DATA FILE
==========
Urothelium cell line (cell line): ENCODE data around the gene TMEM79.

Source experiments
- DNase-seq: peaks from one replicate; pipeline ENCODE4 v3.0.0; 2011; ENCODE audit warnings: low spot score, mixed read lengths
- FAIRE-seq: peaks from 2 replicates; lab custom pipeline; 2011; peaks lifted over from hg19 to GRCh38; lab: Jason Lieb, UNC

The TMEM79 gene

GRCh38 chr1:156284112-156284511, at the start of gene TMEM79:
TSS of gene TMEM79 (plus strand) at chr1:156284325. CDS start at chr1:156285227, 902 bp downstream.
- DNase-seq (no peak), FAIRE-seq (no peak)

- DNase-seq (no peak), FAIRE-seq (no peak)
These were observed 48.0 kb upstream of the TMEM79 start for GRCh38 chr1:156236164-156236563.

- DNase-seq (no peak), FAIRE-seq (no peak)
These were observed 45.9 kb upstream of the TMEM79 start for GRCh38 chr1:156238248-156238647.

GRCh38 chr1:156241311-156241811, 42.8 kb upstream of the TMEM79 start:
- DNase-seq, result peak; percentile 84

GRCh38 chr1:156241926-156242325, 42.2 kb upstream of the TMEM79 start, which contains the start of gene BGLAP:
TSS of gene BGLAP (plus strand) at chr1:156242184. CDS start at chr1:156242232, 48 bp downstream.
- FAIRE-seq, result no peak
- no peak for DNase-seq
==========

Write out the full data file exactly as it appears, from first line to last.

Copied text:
Urothelium cell line (cell line): ENCODE data around the gene TMEM79.

Source experiments
- DNase-seq: peaks from one replicate; pipeline ENCODE4 v3.0.0; 2011; ENCODE audit warnings: low spot score, mixed read lengths
- FAIRE-seq: peaks from 2 replicates; lab custom pipeline; 2011; peaks lifted over from hg19 to GRCh38; lab: Jason Lieb, UNC

The TMEM79 gene

GRCh38 chr1:156284112-156284511, at the start of gene TMEM79:
TSS of gene TMEM79 (plus strand) at chr1:156284325. CDS start at chr1:156285227, 902 bp downstream.
- DNase-seq (no peak), FAIRE-seq (no peak)

- DNase-seq (no peak), FAIRE-seq (no peak)
These were observed 48.0 kb upstream of the TMEM79 start for GRCh38 chr1:156236164-156236563.

- DNase-seq (no peak), FAIRE-seq (no peak)
These were observed 45.9 kb upstream of the TMEM79 start for GRCh38 chr1:156238248-156238647.

GRCh38 chr1:156241311-156241811, 42.8 kb upstream of the TMEM79 start:
- DNase-seq, result peak; percentile 84

GRCh38 chr1:156241926-156242325, 42.2 kb upstream of the TMEM79 start, which contains the start of gene BGLAP:
TSS of gene BGLAP (plus strand) at chr1:156242184. CDS start at chr1:156242232, 48 bp downstream.
- FAIRE-seq, result no peak
- no peak for DNase-seq